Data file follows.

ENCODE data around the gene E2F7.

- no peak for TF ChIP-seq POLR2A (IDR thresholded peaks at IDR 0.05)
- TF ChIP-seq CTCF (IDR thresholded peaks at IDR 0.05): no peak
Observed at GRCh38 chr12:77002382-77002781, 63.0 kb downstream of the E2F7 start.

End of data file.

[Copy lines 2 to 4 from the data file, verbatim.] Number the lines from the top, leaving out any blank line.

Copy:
- no peak for TF ChIP-seq POLR2A (IDR thresholded peaks at IDR 0.05)
- TF ChIP-seq CTCF (IDR thresholded peaks at IDR 0.05): no peak
Observed at GRCh38 chr12:77002382-77002781, 63.0 kb downstream of the E2F7 start.